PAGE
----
2019 American Political Science Association Annual Meeting Presentation

We’re very pleased that working in collaboration with Prof. Sarah Oates (Fellow, Woodrow Wilson International Center for Scholars, 2018-19; Professor and Senior Scholar Philip Merrill College of Journalism University of Maryland) our paper has been accepted for presentation at APSA 2019 in Washington D.C. (August 29-September 1).

Here's the abstract and we'll post the paper just before the meeting. 

#Kremlin: Using Hashtags to Analyze Russian Disinformation and Audience Engagement

By Sarah Oates and John Gray 

Reports of Russian interference in U.S. elections have raised grave concerns about the spread of foreign disinformation on social media sites, but there is little detailed analysis that links traditional political communication theory to social media analytics. As a result, it is difficult for researchers and analysts to gauge the nature or level of this threat that is disseminated via the social media.

This paper will leverage social science and data science by using traditional content analysis and Twitter analytics to trace how key aspects of Russian strategic narratives were distributed via #MH17, #Donetsk, #russophobia, and #skirpal.

This paper proposes flipping the paradigm of many studies that examine Twitter activity essentially in isolation from the communicative goals of the Russian government. Rather, this work highlights how key Russian international communicative goals are expressed through strategic narratives, finds hashtags that reflect those narratives, and analyzes user activity around those hashtags.

This approach is not only testing to see how Twitter amplifies specific information goals of the Russians, it also compares the relative success (or failure) of certain hashtags to spread these messages effectively. The research uses Mentionmapp Analytics tools (https://mentionmapp.com/), a system that employs network analytics and machine intelligence to identify the behavior of Twitter users as well as generate profiles of users via posting history and connections.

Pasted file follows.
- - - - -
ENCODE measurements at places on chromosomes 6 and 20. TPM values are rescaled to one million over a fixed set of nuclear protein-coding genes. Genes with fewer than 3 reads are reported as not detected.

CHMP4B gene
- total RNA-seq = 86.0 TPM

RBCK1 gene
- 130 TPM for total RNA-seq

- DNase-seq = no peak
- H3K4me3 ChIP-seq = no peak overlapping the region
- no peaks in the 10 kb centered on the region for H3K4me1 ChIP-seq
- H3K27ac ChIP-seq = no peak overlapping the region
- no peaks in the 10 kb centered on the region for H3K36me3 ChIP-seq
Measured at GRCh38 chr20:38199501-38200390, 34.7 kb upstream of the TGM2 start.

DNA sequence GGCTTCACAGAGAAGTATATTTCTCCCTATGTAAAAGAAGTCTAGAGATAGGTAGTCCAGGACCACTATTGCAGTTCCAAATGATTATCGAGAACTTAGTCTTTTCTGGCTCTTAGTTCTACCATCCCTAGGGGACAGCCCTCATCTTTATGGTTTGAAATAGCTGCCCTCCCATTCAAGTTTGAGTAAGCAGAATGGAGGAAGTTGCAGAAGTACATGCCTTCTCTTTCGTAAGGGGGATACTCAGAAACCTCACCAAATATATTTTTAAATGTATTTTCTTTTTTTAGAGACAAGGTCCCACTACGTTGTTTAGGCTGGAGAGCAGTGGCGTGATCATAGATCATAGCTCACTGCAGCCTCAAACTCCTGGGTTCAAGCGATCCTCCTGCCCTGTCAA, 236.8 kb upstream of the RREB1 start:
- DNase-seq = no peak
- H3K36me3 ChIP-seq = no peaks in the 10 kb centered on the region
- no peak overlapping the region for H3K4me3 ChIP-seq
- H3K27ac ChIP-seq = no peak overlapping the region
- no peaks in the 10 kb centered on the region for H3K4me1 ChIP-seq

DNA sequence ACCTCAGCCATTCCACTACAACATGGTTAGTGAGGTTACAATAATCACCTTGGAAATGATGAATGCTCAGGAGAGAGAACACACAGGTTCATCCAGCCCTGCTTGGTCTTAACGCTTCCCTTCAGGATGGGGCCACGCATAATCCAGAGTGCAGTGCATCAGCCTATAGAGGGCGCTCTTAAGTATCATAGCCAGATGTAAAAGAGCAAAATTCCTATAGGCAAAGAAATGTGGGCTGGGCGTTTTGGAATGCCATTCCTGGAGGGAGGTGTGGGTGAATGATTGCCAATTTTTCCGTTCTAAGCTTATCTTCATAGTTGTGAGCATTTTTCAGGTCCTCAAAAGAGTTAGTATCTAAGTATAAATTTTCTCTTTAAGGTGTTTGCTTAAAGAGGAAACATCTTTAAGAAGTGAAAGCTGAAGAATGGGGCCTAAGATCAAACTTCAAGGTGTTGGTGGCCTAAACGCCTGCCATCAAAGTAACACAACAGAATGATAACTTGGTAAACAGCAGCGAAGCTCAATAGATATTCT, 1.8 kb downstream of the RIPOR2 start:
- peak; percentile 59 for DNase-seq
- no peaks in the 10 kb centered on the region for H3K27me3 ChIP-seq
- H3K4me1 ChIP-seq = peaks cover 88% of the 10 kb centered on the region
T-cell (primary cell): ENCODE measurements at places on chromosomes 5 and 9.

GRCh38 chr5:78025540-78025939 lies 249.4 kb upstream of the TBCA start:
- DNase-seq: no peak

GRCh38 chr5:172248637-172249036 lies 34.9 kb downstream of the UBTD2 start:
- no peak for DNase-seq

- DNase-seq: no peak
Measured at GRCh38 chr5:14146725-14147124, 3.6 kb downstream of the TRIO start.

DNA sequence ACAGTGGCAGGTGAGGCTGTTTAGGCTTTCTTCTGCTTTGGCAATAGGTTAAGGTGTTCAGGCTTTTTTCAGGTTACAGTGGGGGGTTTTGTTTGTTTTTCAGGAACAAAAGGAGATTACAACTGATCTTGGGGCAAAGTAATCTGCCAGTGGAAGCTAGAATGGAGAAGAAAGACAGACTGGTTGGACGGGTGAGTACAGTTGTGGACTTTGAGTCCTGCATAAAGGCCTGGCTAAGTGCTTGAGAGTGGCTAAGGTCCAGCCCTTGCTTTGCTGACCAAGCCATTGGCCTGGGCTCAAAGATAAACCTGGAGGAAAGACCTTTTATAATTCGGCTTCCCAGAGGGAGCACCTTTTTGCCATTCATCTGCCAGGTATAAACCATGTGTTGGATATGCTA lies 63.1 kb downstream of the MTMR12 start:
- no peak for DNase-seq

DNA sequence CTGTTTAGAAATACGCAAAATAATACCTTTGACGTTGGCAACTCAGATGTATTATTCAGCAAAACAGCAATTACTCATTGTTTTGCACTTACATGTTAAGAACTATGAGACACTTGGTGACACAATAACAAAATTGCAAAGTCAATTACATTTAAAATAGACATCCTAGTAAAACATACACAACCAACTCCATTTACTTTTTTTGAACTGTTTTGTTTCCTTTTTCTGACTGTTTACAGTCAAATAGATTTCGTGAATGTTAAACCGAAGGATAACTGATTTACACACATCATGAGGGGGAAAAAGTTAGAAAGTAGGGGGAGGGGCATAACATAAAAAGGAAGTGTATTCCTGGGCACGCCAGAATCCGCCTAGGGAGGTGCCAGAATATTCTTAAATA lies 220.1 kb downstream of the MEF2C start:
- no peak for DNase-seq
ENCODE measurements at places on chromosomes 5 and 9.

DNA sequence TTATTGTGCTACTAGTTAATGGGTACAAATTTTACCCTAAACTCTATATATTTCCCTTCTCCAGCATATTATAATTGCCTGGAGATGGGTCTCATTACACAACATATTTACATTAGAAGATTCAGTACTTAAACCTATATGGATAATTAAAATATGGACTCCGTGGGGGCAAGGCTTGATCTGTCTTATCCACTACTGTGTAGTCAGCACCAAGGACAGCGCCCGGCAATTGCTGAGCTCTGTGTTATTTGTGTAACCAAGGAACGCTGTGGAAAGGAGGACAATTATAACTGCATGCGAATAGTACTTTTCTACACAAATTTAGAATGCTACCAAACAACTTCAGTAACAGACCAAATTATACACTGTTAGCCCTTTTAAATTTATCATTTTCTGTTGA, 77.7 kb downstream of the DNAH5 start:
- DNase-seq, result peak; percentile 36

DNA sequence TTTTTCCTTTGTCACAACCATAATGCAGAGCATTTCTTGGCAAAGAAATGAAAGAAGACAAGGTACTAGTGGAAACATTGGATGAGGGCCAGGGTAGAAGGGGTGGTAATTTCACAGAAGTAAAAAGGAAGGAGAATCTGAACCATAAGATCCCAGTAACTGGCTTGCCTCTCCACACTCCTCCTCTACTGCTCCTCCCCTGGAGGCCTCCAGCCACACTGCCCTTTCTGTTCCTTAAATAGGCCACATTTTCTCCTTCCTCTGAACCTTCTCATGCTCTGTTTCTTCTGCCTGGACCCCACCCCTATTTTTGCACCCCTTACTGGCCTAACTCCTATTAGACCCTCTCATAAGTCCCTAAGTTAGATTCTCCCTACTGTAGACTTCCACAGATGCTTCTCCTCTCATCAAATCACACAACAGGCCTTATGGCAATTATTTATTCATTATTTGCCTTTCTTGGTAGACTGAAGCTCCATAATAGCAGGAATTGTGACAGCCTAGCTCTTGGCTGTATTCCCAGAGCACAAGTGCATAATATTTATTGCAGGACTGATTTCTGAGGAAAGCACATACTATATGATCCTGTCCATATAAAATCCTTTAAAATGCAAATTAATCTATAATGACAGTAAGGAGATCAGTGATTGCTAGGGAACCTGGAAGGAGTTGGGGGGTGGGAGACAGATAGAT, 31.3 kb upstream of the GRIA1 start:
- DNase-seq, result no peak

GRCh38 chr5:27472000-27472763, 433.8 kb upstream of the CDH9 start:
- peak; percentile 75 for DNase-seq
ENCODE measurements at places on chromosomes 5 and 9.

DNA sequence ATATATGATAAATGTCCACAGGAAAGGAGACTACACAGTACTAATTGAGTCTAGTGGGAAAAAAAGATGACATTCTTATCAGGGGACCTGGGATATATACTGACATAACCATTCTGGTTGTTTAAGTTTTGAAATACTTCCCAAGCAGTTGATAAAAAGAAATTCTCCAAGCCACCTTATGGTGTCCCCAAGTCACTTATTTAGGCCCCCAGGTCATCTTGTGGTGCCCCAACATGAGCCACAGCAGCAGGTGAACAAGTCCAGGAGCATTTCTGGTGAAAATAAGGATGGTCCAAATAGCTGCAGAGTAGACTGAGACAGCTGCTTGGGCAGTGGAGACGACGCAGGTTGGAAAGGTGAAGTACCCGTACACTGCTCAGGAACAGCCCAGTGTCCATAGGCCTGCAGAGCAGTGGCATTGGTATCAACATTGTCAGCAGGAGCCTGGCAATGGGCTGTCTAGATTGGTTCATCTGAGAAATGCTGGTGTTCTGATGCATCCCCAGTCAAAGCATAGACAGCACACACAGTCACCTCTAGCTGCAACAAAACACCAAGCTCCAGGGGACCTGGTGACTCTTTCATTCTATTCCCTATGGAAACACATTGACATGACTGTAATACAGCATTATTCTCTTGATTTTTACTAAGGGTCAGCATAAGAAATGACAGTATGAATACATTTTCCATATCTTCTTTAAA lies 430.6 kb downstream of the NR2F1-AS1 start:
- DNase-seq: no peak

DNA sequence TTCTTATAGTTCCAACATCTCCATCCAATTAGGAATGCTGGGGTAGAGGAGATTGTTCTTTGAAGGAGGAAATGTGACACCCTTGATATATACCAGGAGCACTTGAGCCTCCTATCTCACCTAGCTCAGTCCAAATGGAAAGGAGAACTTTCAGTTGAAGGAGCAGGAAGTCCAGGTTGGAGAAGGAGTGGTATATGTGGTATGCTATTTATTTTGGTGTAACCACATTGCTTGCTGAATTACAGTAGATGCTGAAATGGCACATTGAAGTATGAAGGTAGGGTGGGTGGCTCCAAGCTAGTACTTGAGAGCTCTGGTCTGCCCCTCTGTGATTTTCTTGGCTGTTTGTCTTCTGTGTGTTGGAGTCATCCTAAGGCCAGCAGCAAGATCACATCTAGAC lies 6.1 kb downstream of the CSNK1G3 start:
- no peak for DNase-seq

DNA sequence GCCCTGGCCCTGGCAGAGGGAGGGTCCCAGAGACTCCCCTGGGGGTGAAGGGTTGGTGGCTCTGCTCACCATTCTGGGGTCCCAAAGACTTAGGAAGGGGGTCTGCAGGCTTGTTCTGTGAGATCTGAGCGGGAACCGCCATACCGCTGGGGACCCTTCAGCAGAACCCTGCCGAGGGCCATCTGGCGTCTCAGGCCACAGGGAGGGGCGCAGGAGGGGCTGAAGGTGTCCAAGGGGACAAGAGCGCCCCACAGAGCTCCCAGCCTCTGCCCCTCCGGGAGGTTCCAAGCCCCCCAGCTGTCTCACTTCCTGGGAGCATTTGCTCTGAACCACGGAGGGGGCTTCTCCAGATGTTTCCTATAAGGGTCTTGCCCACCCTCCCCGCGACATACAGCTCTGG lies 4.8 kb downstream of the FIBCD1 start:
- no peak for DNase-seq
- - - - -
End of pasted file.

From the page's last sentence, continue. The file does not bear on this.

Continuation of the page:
The research builds on existing studies of Twitter bots and disinformation to link social network use more directly with strategic narrative goals and forge a way to discuss the relative role of Twitter bots and regular Twitter users in conversations around Russian issues online. As hashtags are an important way for Twitter users to converse and curate their content, this provides a valuable way to gauge how Russian propaganda travels through social media and creates synthetic audience engagement.

The study will demonstrate how political communication theory can be used to frame the study of social media; how to relate qualitative content analysis to labels on social media such as Twitter hashtags; and to test the system by examining a set of Russian propaganda narratives as they are represented by hashtags. By examining links between central elements of Russian strategic narratives and the spread of related hashtags, we can move the conversation about Russian influence in the online sphere from conjecture into the realm of measurement and analysis of synthetic audience engagement.

There are two key findings from this study. First, some users are consistently active across multiple Kremlin-linked hashtags, suggesting that knowledge of these hashtags is an important way to identify Russian propaganda online influencers. Secondly, the Mentionmapp analysis suggests that it is not useful to think of Twitter users in terms of dichotomies such as bot/human or troll/citizen. Rather, the Mentionmapp analysis of Twitter activity via hashtags can  address the nuances in Twitter use that reflect varying levels of engagement or even awareness in the participation of the spread of foreign disinformation online.

The Ecosystem of Fake: Bots, Information, & Distorted Realities eBook

The Ecosystem of Fake: Bots, Information, & Distorted Realities eBook

While 2017 is behind us, many of the past years troubling themes are not. We’ve seen investigations into Russia's interference in the US Presidential Election unfold, CEOs of digital platforms being questioned about how their contributing to the information crisis, along media outlets and information itself being deemed untrustworthy. With few solutions in sight, 2018 is likely to see more of the same.